John Akomfrah’s The Turkey Shoot Galactico

 

© Cailean Couldridge, 2015
© Cailean Couldridge, 2015

Perhaps the most visually striking of the works in the EM15 pavilion’s Leisure Land Golf is John Akomfrah’s contribution, The Turkey Shoot Galactico. Upon placing the golf ball to tee off, the player looks down a long promenade of flags, only to meet a hooded figure at the end of the hole. This life-size character perhaps cuts an intimidating figure as you wander around the course, but it quickly dawns on you

© Cailean Couldridge, 2015
© Cailean Couldridge, 2015

that he is in fact kneeling and vulnerable. The target printed on the chest of his hoodie only reiterates this. Anonymous and faceless, his black hands are the only indication of an African American identity. Even the seemingly innocent flags condemn him to death, pointing towards the victim like guns.

Though the piece of work can be read as a comment on the number of shootings of African Americans by white policemen in America, Akomfrah primarily maintains that the clothes, a generic grey hoodie and blue jeans, are intended to reflect those worn by 17 year old Trayvon Martin, who was fatally shot in 2012 by George Zimmerman, a neighbourhood watch volunteer in Florida. In the aftermath of the killing, photos of Trayvon wearing a grey hoodie circulated and quickly became a familiar symbol for disenfranchised youth. The hoodie was an emblem for many of his supporters, disillusioned with the lack of justice for Trayvon. They rallied together to protest frequently at events such as the ‘Million Hoodie March’.

© Cailean Couldridge, 2015
© Cailean Couldridge, 2015

The title of Akomfrah’s work, though ambiguous at first, is certainly an interesting choice. The origins of the ‘Turkey Shoot’ lie in a traditional hunting technique for slaughtering wild turkeys. The hunter would fire a single shot in order to scatter the flock, then wait for the turkeys to return individually to that spot. The term was appropriated by the military and police organisations, who adopted it when describing situations in which the enemy was caught off-guard or outnumbered. Unarmed when he was shot, Trayvon Martin’s untimely death may certainly be described in these terms. More generally, a Turkey Shoot can be understood as an opportunity for one side to take advantage of a grossly unfortunate or unjust situation. This was not only applicable to Martin’s actual death, but also apparent in the aftermath and media coverage. At the time, Fox News claimed that Trayvon’s hoodie had been ‘as much responsible for his death as George Zimmerman’. Trayvon’s life and digital footprint, particularly his social media profiles, were scoured for details that might paint him as a violent young man with behavioural issues.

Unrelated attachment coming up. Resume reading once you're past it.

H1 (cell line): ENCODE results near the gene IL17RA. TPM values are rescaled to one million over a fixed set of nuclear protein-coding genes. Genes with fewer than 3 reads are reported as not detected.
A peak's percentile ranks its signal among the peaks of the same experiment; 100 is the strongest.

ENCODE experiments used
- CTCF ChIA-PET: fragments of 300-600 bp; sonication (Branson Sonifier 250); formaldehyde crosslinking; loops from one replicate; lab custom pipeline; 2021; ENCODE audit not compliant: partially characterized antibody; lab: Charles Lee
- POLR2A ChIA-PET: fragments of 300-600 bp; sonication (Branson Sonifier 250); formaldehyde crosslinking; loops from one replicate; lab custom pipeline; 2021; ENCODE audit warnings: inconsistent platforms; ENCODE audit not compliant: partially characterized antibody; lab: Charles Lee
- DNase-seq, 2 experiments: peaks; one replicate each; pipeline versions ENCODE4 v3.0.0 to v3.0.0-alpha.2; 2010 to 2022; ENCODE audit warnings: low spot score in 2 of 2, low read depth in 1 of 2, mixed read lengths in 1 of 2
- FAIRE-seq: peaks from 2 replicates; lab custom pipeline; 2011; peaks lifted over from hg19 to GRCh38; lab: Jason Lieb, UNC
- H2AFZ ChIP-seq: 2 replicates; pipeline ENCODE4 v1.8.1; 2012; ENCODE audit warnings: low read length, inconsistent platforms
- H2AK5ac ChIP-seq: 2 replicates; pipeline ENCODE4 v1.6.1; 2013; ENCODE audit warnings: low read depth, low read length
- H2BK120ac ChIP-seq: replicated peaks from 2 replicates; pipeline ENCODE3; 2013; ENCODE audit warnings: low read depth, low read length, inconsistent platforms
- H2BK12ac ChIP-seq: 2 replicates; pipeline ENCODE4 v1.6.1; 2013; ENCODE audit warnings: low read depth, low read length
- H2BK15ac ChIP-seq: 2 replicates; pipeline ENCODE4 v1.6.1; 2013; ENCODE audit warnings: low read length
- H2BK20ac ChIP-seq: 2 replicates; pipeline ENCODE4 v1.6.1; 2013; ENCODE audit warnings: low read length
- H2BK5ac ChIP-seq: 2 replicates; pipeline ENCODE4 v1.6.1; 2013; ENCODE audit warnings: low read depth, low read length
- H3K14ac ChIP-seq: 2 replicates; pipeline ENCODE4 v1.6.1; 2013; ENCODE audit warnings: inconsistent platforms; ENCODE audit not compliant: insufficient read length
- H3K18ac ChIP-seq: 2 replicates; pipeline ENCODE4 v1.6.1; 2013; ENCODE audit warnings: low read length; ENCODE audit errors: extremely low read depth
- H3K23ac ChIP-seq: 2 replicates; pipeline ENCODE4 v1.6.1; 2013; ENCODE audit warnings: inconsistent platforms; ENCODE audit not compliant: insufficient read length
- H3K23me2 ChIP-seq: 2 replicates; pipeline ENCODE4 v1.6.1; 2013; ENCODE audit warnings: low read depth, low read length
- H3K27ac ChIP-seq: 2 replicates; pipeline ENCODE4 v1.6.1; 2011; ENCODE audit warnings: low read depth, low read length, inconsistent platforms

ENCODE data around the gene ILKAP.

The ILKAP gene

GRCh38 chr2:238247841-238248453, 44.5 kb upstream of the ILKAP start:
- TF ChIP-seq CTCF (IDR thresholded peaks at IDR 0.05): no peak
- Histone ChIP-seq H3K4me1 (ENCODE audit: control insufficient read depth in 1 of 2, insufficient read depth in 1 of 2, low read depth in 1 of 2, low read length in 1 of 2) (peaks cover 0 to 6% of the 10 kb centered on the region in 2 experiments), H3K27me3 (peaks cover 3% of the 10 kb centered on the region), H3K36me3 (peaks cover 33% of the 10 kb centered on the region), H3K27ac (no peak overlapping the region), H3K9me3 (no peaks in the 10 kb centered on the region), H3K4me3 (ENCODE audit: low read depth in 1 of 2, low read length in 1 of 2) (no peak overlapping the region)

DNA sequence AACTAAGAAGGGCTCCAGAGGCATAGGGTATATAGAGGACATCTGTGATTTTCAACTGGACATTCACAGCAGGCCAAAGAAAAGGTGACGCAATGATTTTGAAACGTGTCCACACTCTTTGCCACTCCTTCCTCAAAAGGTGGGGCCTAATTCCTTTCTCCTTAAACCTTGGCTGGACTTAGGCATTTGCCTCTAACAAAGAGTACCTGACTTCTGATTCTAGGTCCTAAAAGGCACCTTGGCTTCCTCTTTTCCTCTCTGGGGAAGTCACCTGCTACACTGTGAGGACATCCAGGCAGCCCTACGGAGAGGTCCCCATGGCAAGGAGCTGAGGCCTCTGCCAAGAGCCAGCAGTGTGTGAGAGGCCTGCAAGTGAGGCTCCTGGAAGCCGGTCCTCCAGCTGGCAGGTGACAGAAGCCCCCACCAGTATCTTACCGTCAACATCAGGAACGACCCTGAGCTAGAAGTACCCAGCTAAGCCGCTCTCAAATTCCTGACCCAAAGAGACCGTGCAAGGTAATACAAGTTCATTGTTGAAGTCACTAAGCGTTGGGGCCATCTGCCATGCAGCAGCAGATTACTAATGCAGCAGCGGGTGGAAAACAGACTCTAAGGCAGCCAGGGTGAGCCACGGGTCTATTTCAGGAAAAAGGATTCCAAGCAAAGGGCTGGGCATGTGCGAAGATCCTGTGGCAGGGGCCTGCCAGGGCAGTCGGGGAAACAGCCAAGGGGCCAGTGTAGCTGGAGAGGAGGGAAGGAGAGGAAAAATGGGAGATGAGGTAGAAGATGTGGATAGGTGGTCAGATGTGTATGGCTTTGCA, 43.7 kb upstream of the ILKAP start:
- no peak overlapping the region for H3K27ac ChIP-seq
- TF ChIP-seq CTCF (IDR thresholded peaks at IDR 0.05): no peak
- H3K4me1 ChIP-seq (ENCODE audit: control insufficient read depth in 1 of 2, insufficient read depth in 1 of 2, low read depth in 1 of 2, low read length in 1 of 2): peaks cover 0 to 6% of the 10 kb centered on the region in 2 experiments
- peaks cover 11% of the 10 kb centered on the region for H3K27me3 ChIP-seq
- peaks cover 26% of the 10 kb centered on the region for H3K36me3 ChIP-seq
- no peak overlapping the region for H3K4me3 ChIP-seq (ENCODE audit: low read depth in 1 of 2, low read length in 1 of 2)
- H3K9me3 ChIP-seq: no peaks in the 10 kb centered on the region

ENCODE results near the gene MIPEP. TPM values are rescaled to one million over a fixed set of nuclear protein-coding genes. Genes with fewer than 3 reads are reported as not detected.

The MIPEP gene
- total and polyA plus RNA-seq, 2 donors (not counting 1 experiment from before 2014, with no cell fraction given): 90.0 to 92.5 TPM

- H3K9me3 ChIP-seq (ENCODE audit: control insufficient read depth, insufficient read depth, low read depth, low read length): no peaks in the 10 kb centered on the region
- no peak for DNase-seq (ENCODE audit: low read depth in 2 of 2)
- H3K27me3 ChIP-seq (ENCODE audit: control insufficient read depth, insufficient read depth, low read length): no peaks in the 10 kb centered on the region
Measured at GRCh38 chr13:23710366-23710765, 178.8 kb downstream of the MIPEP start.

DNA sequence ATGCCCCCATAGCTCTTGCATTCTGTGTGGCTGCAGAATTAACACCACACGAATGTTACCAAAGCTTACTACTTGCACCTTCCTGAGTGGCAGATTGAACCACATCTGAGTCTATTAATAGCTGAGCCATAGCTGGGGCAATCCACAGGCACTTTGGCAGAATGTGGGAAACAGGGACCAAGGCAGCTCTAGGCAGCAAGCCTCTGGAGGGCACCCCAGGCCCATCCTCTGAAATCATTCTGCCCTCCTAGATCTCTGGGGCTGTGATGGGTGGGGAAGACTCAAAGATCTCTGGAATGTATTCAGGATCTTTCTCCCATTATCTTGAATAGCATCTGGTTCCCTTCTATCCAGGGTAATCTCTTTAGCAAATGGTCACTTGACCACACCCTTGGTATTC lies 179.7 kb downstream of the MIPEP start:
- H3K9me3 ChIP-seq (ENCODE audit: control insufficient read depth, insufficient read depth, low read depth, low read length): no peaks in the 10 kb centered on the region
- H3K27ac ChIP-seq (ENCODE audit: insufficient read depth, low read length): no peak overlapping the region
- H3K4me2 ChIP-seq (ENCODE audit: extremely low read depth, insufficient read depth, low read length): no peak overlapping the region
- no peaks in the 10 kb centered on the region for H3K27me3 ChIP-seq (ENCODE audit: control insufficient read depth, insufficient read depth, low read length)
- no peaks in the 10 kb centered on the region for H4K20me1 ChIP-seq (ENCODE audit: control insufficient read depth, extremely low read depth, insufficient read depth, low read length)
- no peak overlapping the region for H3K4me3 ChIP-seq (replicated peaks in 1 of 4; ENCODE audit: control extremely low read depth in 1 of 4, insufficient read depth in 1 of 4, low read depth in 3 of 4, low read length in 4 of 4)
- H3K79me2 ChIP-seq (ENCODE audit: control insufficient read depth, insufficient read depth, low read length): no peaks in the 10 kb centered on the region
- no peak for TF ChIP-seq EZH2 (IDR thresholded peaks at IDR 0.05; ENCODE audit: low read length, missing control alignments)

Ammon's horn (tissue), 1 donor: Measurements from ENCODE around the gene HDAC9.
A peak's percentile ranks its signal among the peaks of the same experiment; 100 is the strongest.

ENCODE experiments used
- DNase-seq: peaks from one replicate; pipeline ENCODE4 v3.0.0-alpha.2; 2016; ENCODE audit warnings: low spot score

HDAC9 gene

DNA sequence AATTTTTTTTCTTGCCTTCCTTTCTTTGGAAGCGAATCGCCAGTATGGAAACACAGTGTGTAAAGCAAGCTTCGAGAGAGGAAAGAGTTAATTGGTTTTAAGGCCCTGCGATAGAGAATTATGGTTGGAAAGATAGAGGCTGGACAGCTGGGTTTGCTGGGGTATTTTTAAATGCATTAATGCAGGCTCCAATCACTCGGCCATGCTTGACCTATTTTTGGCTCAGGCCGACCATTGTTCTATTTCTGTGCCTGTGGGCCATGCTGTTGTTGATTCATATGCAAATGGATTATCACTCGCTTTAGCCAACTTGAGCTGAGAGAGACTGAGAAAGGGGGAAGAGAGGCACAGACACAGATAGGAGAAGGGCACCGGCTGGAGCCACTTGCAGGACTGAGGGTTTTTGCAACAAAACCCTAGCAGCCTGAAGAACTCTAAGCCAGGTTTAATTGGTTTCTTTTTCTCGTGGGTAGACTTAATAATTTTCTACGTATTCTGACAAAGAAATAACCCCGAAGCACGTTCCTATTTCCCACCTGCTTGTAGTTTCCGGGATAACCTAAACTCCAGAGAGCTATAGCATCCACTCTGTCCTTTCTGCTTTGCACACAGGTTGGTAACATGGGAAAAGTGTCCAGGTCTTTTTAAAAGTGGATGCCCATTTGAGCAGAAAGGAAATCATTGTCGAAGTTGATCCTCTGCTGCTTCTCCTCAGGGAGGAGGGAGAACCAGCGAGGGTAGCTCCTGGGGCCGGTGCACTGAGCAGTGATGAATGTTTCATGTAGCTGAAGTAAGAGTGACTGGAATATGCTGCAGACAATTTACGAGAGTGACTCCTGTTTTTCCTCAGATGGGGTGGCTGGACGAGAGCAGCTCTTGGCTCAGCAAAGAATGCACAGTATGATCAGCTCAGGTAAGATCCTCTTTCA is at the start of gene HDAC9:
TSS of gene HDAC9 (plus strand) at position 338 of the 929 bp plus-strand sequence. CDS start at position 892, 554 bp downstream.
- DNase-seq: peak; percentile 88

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© Cailean Couldridge, 2015

‘Galactico’ primarily alludes to a star of Real Madrid football club, very much with celebrity status. Considerations of the celebrity or cult aspect that surrounded Trayvon’s death come under question here. Could we even say that Trayvon was made a martyr after his death? Akomfrah also regards ‘Galactico’ to have alternate implications of ‘otherness’, placing his figure (as well as Trayvon and many other African American victims) as ‘foreign’ and ‘strange’ because of the colour of their skin. The anonymity of Akomfrah’s figure works on two seperate levels. One the one hand, the faceless statue is given no features with which we can identify him. He does not possess human characteristics, and becomes merely a target at which we aim our shot. On the other hand, Akomfrah’s anonymous figure may come to represent universality and unity.

 

Cailean Couldridge

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